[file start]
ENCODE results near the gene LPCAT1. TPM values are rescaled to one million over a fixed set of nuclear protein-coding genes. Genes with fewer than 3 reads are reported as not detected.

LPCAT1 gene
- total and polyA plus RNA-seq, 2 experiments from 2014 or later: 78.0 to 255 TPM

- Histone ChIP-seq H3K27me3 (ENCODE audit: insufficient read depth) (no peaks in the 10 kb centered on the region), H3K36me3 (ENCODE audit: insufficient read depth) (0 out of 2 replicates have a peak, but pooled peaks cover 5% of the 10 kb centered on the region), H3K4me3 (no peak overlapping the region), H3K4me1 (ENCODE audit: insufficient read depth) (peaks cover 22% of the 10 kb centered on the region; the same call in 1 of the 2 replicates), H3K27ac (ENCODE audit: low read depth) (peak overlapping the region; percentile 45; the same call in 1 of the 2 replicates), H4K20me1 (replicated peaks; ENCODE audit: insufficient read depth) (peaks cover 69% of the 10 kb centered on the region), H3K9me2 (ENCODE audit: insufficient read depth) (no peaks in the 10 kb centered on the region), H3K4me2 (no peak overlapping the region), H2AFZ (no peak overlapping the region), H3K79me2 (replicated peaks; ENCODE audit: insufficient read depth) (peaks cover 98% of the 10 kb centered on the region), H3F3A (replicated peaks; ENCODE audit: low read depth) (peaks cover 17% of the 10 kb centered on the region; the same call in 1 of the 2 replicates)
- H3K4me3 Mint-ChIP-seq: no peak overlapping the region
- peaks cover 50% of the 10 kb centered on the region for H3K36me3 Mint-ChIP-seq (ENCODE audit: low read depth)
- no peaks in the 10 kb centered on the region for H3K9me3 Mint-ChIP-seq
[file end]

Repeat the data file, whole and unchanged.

ENCODE results near the gene LPCAT1. TPM values are rescaled to one million over a fixed set of nuclear protein-coding genes. Genes with fewer than 3 reads are reported as not detected.

LPCAT1 gene
- total and polyA plus RNA-seq, 2 experiments from 2014 or later: 78.0 to 255 TPM

- Histone ChIP-seq H3K27me3 (ENCODE audit: insufficient read depth) (no peaks in the 10 kb centered on the region), H3K36me3 (ENCODE audit: insufficient read depth) (0 out of 2 replicates have a peak, but pooled peaks cover 5% of the 10 kb centered on the region), H3K4me3 (no peak overlapping the region), H3K4me1 (ENCODE audit: insufficient read depth) (peaks cover 22% of the 10 kb centered on the region; the same call in 1 of the 2 replicates), H3K27ac (ENCODE audit: low read depth) (peak overlapping the region; percentile 45; the same call in 1 of the 2 replicates), H4K20me1 (replicated peaks; ENCODE audit: insufficient read depth) (peaks cover 69% of the 10 kb centered on the region), H3K9me2 (ENCODE audit: insufficient read depth) (no peaks in the 10 kb centered on the region), H3K4me2 (no peak overlapping the region), H2AFZ (no peak overlapping the region), H3K79me2 (replicated peaks; ENCODE audit: insufficient read depth) (peaks cover 98% of the 10 kb centered on the region), H3F3A (replicated peaks; ENCODE audit: low read depth) (peaks cover 17% of the 10 kb centered on the region; the same call in 1 of the 2 replicates)
- H3K4me3 Mint-ChIP-seq: no peak overlapping the region
- peaks cover 50% of the 10 kb centered on the region for H3K36me3 Mint-ChIP-seq (ENCODE audit: low read depth)
- no peaks in the 10 kb centered on the region for H3K9me3 Mint-ChIP-seq